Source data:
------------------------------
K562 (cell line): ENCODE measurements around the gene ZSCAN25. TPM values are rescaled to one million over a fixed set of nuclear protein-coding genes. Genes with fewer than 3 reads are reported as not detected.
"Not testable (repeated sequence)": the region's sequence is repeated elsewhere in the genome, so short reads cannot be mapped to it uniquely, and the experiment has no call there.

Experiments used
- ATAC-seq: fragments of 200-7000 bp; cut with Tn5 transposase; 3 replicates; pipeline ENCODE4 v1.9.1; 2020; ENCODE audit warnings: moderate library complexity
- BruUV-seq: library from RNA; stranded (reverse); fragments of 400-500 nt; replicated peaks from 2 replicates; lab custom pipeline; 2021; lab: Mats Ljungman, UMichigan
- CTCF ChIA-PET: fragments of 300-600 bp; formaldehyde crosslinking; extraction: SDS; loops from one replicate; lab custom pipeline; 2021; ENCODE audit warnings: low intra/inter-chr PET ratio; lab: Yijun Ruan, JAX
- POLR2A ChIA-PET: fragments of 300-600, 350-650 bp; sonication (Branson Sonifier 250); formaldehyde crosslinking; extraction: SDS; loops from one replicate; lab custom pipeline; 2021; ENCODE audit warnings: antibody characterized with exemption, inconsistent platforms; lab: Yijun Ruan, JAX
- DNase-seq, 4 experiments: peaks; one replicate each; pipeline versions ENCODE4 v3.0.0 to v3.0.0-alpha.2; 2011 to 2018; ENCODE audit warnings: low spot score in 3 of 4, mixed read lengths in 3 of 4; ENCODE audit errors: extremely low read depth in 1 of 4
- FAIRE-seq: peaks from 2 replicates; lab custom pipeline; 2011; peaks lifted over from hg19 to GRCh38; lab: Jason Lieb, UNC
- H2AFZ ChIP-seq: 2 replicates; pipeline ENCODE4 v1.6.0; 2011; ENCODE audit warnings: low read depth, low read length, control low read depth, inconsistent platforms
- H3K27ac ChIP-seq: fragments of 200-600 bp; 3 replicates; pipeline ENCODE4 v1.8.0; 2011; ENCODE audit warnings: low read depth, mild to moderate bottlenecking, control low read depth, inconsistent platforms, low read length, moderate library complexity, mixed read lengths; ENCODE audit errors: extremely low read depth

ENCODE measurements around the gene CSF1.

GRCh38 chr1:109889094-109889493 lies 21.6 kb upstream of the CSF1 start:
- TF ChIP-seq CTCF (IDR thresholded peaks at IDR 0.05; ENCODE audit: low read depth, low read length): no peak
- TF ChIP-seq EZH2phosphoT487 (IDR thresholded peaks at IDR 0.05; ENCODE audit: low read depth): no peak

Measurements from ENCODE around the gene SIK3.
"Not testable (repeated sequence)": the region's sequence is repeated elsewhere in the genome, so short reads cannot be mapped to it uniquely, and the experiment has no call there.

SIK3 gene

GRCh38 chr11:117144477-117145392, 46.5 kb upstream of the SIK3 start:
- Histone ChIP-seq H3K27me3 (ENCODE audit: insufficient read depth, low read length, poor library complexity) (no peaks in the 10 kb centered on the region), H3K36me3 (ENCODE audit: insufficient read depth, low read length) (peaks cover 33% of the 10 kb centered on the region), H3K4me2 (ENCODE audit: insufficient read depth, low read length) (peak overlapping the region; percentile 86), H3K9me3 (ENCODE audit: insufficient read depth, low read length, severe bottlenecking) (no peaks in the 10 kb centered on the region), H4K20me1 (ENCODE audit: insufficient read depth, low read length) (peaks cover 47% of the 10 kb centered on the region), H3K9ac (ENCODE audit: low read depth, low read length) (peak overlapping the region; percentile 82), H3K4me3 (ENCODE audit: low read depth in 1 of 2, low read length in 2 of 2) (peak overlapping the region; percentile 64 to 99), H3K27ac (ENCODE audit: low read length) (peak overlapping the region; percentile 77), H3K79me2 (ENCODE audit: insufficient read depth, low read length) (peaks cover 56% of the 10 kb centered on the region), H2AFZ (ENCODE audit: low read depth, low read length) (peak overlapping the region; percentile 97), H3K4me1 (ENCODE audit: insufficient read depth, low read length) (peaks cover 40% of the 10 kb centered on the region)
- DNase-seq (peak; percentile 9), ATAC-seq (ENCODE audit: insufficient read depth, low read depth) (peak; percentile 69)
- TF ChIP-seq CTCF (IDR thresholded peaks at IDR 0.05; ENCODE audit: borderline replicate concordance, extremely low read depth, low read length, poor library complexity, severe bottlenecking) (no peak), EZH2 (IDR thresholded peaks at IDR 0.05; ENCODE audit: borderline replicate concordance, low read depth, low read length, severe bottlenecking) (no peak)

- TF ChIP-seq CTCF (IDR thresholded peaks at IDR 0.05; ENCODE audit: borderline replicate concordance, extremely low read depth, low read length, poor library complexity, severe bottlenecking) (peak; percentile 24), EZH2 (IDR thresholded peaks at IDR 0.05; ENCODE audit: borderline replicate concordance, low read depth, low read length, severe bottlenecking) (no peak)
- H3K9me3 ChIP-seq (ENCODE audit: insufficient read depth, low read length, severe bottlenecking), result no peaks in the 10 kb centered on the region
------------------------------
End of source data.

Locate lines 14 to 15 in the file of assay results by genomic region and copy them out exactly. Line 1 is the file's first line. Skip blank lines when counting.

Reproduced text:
- TF ChIP-seq CTCF (IDR thresholded peaks at IDR 0.05; ENCODE audit: low read depth, low read length): no peak
- TF ChIP-seq EZH2phosphoT487 (IDR thresholded peaks at IDR 0.05; ENCODE audit: low read depth): no peak